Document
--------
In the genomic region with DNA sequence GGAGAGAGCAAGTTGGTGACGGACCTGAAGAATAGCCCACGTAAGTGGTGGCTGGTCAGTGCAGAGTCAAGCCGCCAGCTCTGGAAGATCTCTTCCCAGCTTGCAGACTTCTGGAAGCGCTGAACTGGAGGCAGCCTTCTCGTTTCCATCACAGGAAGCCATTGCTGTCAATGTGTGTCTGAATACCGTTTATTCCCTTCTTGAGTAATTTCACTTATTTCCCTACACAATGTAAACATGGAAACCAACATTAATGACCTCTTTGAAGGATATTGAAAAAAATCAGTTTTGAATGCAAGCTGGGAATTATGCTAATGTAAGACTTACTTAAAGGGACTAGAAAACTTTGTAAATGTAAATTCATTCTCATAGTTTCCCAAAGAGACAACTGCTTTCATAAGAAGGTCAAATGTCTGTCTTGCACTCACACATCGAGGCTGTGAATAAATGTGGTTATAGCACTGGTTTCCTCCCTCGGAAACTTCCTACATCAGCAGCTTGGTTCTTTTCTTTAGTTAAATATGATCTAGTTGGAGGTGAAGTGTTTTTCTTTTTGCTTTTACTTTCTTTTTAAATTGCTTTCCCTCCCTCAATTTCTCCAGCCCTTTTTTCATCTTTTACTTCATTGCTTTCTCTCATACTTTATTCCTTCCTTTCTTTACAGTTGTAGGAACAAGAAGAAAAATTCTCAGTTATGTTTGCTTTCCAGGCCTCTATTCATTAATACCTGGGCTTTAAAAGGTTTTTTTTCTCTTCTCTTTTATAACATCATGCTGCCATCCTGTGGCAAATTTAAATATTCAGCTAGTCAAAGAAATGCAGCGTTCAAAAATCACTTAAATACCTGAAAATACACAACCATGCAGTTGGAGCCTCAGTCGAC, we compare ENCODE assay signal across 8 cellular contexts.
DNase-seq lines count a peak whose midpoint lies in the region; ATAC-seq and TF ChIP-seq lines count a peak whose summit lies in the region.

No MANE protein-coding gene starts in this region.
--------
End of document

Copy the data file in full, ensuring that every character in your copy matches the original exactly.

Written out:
In the genomic region with DNA sequence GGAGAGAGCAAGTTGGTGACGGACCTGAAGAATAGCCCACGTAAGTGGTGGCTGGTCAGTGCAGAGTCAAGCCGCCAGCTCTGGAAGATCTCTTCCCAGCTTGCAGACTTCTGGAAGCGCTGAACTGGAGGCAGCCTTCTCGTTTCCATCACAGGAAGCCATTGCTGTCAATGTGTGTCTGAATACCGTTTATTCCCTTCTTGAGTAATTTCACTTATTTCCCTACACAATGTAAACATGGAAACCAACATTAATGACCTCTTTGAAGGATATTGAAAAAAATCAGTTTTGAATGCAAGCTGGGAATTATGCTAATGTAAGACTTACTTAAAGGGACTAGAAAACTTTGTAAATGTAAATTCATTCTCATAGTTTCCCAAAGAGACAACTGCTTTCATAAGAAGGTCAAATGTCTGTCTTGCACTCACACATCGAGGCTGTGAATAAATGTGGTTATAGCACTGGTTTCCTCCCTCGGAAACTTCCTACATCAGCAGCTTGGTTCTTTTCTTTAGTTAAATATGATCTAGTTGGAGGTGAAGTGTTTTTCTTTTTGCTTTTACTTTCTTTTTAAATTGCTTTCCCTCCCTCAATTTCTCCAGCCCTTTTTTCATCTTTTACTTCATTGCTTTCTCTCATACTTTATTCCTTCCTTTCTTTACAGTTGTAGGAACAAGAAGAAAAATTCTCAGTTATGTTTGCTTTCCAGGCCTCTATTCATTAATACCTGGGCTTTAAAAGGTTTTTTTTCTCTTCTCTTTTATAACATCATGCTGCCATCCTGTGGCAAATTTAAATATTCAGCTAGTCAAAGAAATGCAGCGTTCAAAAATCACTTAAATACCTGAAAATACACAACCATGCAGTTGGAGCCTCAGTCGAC, we compare ENCODE assay signal across 8 cellular contexts.
DNase-seq lines count a peak whose midpoint lies in the region; ATAC-seq and TF ChIP-seq lines count a peak whose summit lies in the region.

No MANE protein-coding gene starts in this region.